4. Density: the vertical (y) axis is calculated by dividing the relative frequency by the bin width. Hence, the area of the bars sum up to 1. Question17: What is nominal data and ordinal data? Explain with examples.}

Nominal data is data with no fixed categorical order. For example, the continents of the world (Europe, Asia, North America, Africa, South America, Antarctica, Oceania).

Ordinal data is data with fixed categorical order. For example, customer satisfactory rate (Very dissatisfied, dissatisfied, neutral, satisfied, very satisfied). Question18: What are some advantages of using cleveland dot plot versus bar chart?

  1. Cleveland plot takes up less space for data with many categories. Within a given space, one can fit more dots than bars.

  2. Cleveland plot can show two different sets of values on the same line. Question19: How do you determine the color palette in your plots?

  1. Depends on whether the data is discrete or continuous, I would choose different color scheme. For example, if the data is nominal, I would chose qualitative palette where there is no progression, but if the data is continuous, I would choose a sequential or perceptually uniform color palette.

  2. To avoid using colors that causes confusion or unintended emphasis on part of the data, I usually use the existing palettes in the software packages. For example in R, there is RColorBrewer.

  3. When I am presenting my data visualizations, I would try to make my graphs color vision decency (CVD) friendly.

37.0.2 R Questions Question20: List 3 libraries in R that can be used for data visualization.}

ggplot2, Lattice, Leaflet, Highcharter, RColorBrewer, Plotly, sunburstR, RGL, dygraphs Question21: How do you make multiple plots to a single page layout in R?

Use the function \(par(mfrow=c(n,m))\). For example, \(par(mfrow=c(2,2))\) can be used to capture a 2 X 2 plot in a single page.

plot(wt,mpg, main="Scatterplot of wt vs. mpg")
plot(wt,disp, main="Scatterplot of wt vs disp")
hist(wt, main="Histogram of wt")
boxplot(wt, main="Boxplot of wt") Question22: What is the lattice package in R used for?

Lattice is mainly used for multivariate data and relationships. It supports trellis graphs, which displays a variable or the relationship between variables, conditioned on one or more other variables. Question23: Can pots be exported as image files or other file formats in R?

Yes, plots could be saved as images directly from R using an editor such as RStudio. This way of saving, however, does not provide much flexibility. If we want to customize our images, we need to have an approach as to how to export plots from the R code itself.

We can use “ggsave” function to accomplish this.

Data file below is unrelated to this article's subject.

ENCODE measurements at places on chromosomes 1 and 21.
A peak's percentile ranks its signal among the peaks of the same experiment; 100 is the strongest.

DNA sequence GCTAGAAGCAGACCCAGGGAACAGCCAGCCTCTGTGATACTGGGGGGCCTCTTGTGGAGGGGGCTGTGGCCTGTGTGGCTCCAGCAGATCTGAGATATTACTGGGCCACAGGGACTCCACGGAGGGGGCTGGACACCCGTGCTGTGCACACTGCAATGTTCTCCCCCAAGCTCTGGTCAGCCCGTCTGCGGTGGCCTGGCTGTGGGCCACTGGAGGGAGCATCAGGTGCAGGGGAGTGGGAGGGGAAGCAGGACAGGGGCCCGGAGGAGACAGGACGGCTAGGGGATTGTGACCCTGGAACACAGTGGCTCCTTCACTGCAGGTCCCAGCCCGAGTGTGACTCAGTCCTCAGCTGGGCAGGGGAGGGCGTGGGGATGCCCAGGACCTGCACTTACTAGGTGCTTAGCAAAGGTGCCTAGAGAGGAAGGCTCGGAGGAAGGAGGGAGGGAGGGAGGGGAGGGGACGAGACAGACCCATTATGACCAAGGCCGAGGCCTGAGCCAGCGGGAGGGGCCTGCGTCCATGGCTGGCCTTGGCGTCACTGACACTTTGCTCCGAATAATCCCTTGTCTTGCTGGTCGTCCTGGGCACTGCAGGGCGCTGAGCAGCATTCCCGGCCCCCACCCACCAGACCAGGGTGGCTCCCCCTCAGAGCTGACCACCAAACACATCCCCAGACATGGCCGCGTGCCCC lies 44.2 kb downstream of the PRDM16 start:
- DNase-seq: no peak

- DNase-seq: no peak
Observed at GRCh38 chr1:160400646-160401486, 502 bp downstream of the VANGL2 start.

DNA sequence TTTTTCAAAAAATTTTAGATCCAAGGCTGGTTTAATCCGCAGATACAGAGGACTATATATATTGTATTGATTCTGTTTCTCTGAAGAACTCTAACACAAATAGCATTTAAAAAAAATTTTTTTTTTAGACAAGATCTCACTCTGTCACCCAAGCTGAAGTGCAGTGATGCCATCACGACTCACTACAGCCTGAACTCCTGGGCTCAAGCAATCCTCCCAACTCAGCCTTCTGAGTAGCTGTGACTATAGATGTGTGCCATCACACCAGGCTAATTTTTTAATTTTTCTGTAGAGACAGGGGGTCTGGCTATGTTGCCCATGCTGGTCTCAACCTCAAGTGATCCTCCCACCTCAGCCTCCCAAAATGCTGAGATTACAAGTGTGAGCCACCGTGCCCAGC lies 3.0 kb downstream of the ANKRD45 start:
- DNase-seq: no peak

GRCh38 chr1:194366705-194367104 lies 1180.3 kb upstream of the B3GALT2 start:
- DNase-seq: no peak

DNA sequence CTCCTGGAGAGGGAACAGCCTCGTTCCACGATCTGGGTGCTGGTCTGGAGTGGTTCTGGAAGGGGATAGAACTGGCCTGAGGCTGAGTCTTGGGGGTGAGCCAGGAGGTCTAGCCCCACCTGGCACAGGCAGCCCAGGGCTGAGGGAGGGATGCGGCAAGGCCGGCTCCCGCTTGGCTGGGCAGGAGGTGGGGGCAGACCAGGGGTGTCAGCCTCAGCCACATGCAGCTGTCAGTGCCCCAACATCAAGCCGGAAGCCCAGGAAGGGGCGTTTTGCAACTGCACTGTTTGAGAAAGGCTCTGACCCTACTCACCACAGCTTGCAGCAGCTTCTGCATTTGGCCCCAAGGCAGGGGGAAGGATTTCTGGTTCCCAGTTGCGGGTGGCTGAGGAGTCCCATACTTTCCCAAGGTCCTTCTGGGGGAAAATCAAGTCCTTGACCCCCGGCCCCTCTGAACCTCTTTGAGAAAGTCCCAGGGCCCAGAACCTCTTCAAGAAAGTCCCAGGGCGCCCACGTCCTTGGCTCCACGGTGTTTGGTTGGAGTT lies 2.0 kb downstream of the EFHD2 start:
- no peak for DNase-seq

We can save the plots in different formats such as jpeg, tiff, pdf, svg etc. We can also use various parameters to change the size of the image prior to exporting it or saving it in a path or location.

  • Saving as jpeg format \[ggsave(filename = “PlotName1.jpeg”, plot=Image\_plot )\]

  • Saving as tiff format \[ggsave(filename = “PlotName1.tiff”, plot=Image\_plot )\]

  • Saving as pdf format \[ggsave(filename = “PlotName1.pdf”, plot=Image\_plot )\]

  • Saving as tiff format with change in size \[ggsave(filename = “PlotName1.tiff”, plot=Image\_plot , width=14, height=10, units=”cm”)\] Question24: What are the key components or grammar for the visualization in the ggplot2 library in R?

Every visualization in ggplot2 package in R comprises of the following key aspects:

  1. Data – The raw material of your visualization
  2. Layers – What you can see or visualize on plots (i.e. lines, points, maps etc.)
  3. Scales – Maps the data to graphical output
  4. Coordinates – This is from the visualization perspective (i.e. grids, tables etc.)
  5. Faceting – Provides “visual drill-down” into the data
  6. Themes – Controls the details of the display (i.e. fonts, size, colour etc.) Question25: Why is it important to tidy data?

Tidy data is a standard way of mapping the meaning of a dataset to its structure. A dataset is messy or tidy depending on how rows, columns and tables are matched up with observations, variables and types. In tidy data:\

  1. Each variable forms a column.
  2. Each observation forms a row.
  3. Each type of observational unit forms a table.

Tidy data makes it easy for an analyst or a computer to extract needed variables because it provides a standard way of structuring a dataset. Compare the different versions of the classroom data: in the messy version you need to use different strategies to extract different variables. This slows analysis and invites errors.

(source: Question26: How do you import data in R}

One can import data from a text file, csv, excel, SPSS, SAS, etc. in R.

R base functions that can be used include: \(read.table()\), \(read.delim()\), \(read.csv()\), \(readcsv2()\). We could also use the \(readr\) package to fast read data.

Reading from excel requires either \(readxl\) or \(xlsx\) package, and for SPSS and SAS, one could use the \(Hmisc\) package. Question27: How missing values and impossible values are represented in R ?

NaN (Not a Number) is used to represent impossible values whereas NA (Not Available) is used to represent missing values.

Usually, simply deleting missing values is not a good idea because the probable cause for missing value could be some problem with data collection or programming or the query. It is good to find the root cause of the missing values and then take necessary steps handle them. Question28: What are the building blocks for graphing with ggplot2?

  1. Layers: a plot of the dataset
  2. Scale: normal, logarithmic, etc.
  3. Coord: coordinate system
  4. Facet: multiple plots
  5. Theme: the looks of the overal graph Question29: Two students plotted histograms for the exact same data in R with the same bin width and boundary values, however their plots have completely different shape. What could be the cause of this?